Options for Students Looking for Access to GIS Software

By Adena Schutzberg

Serious GIS students may often want, or potentially need, access to proprietary, fee-based desktop software beyond what’s in the campus lab (or available on the campus server). They might need advanced software for a project or want to explore a different package than that used in class to enhance their resumes. 
What options do they have with just a college (and sometimes high school) ID and e-mail address? I am specifically excluding access to software available via classroom or site licenses. In some cases, an institution with such a license can offer students their own licensed copy. 
I want to explore the options involving a direct relationship between the student and the vendor. The good news is that many of the familiar names in GIS software offer students special licensing and accessible pricing.
Esri’s Home Use license ($100/year) fits the bill nicely. It includes ArcGIS for Desktop and a host of extensions. Remember, like nearly all student licenses from other vendors, it’s for noncommercial personal use only. Need a copy for less time and less money? There’s a 180-day license that comes with many Esri Press workbooks. And, there’s a 60-day free trial.
Autodesk offers free student downloads for almost all of its software. Within the long list of AutoCAD software is AutoCAD Map 3D. The licenses here run for three years. There is also a 30-day free trial of AutoCAD Map 3D. 
The well regarded integrated GIS and remote sensing package is available to students in a one-year license for $95 and a perpetual license for $295. Again, read the details, which preclude commercial use.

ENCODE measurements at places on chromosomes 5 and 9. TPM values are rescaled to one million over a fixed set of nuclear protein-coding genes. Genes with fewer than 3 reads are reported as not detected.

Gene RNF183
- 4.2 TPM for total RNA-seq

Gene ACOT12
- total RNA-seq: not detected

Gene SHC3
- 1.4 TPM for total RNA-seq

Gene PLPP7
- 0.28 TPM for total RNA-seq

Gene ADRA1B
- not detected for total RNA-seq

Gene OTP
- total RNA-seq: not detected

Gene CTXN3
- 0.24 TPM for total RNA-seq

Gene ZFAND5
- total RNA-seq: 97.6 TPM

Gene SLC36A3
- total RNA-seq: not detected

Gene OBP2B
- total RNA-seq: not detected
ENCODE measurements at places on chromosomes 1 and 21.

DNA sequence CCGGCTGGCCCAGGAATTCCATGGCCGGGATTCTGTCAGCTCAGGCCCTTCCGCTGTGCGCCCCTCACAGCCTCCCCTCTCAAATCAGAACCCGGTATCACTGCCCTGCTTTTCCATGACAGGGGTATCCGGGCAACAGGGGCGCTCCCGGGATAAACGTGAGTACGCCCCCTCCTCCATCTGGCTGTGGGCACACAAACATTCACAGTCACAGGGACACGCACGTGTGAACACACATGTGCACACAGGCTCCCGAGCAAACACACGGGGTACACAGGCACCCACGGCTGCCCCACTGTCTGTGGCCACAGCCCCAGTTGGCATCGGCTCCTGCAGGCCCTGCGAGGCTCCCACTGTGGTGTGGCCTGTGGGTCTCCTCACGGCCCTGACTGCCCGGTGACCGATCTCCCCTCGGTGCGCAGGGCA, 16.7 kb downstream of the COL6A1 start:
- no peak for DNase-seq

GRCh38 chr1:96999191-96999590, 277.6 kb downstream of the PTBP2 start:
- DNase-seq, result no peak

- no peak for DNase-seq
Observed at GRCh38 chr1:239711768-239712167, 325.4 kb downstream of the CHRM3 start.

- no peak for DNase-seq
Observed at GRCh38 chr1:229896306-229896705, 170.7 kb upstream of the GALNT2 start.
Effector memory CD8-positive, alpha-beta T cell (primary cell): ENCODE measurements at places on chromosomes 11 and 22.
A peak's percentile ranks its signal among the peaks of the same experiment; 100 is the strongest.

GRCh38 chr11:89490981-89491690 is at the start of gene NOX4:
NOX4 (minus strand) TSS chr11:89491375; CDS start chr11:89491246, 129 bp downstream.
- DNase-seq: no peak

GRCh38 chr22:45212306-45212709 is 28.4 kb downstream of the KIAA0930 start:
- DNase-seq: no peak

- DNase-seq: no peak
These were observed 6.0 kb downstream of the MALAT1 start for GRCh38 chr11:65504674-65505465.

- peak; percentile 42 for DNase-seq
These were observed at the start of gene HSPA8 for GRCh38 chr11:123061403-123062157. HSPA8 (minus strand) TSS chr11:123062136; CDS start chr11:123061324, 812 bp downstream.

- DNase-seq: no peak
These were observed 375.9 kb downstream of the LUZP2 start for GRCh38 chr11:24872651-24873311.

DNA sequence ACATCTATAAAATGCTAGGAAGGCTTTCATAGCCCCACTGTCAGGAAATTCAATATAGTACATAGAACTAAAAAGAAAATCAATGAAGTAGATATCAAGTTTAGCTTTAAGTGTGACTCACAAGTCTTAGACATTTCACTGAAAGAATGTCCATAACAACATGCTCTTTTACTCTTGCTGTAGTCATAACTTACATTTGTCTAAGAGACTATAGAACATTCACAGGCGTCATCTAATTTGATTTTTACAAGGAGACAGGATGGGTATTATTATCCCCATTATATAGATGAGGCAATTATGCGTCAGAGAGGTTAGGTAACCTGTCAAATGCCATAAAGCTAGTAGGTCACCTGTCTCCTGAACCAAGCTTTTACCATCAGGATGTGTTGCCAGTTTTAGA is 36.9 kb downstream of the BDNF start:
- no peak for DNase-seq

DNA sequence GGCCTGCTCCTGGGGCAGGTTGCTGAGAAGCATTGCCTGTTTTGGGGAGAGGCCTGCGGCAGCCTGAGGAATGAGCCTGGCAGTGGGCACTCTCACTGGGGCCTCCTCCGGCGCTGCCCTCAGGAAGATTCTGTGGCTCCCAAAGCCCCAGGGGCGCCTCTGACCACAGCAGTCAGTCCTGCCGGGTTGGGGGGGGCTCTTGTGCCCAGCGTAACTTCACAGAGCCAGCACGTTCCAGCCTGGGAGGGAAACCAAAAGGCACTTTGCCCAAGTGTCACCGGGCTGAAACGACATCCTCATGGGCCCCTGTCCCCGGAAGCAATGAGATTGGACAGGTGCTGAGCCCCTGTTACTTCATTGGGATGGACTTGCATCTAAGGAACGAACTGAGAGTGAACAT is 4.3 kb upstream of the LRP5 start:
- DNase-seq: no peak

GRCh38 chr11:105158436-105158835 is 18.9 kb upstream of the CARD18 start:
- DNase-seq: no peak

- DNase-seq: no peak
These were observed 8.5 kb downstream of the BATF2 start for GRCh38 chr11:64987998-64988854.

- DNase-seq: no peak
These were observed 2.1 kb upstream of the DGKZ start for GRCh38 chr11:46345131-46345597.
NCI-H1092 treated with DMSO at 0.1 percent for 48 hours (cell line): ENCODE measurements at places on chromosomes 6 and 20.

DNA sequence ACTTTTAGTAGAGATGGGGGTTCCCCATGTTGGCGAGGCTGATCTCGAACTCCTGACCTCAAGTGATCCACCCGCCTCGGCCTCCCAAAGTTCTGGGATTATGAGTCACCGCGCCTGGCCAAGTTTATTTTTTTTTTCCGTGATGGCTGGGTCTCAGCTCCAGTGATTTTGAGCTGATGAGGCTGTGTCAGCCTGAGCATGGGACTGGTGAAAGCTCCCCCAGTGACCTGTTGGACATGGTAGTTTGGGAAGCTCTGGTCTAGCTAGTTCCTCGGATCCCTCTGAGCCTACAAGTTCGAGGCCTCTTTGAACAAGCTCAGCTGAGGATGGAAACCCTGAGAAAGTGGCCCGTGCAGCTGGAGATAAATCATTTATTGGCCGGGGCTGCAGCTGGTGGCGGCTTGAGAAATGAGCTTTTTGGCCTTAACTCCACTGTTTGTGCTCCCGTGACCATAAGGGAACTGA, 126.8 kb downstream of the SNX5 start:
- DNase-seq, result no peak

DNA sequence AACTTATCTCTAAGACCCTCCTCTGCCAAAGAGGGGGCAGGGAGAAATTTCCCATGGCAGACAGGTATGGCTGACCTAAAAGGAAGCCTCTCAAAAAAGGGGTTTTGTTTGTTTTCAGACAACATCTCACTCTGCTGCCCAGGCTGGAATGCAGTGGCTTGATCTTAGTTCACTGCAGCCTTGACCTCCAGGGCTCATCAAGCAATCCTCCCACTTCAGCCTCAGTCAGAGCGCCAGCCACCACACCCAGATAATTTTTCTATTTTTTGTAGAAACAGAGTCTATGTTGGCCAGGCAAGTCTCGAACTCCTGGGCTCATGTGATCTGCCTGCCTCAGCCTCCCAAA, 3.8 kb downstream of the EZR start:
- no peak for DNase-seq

While Intergraph has a program for universities to acquire site licenses, I could not find a way for an individual student to gain access to GeoMedia or ERDAS products at a discount.
MapInfo offers a 30-day free trial of MapInfo Professional, but I could find no student licensing options.
Caliper offers a one-year student license for its Maptitude software. Pricing is not publicly available; students must contact sales. And, the license has one extra restriction beyond no use for commercial purposes: “Licensee may not use the Product in sponsored research unless Licensee purchases a commercial license.”
Supergeo offers SuperGIS, but does not publish pricing for any of its licenses. It does not mention anything special for students on the website. The company does offer free 30-day trials of its desktop and other products. In October, the company announced that students at academic institutions that hold a laboratory license could gain access to a personal license of the desktop product.
Manifold.net does not offer an evaluation or student license but does offer a 30-day lease ($95) and a limited 10-day money back guarantee. The company does have a grant program for academic institutions.
Bentley Systems
Bentley offers students at institutions without an Academic SELECT subscription (site license) the Bentley Student Academic Suite. It includes 11 desktop packages including Bentley Map V8i and a self-study course in MicroStation V8i. It’s a two-year, non-commercial use license; pricing is described as “low cost” and can be obtained by contacting the company. I did find that in 1995 the Suite was $190...but I’m sure that’s changed!
Other Providers of Proprietary Software
To learn if other providers offer special deals for students, visit the company homepage and search on “student license” or “academic.” If the search comes up empty, a gracious note on why a student wants access to the software, especially with the support of a faculty member, may open doors to a license. The student may also offer some work in return for access to the software, such as a review or a published article about the project.
Open Source Software
Students, just like everyone else, have access to open source GIS software for free. The only caveat? Also, like everyone else, they must follow the license restrictions, which it’s worth noting, do not preclude the software’s use in commercial projects.

Published Monday, November 25th, 2013

Written by Adena Schutzberg

Published in


If you liked this article subscribe to our newsletter...stay informed on the latest geospatial technology

© 2016 Directions Media. All Rights Reserved.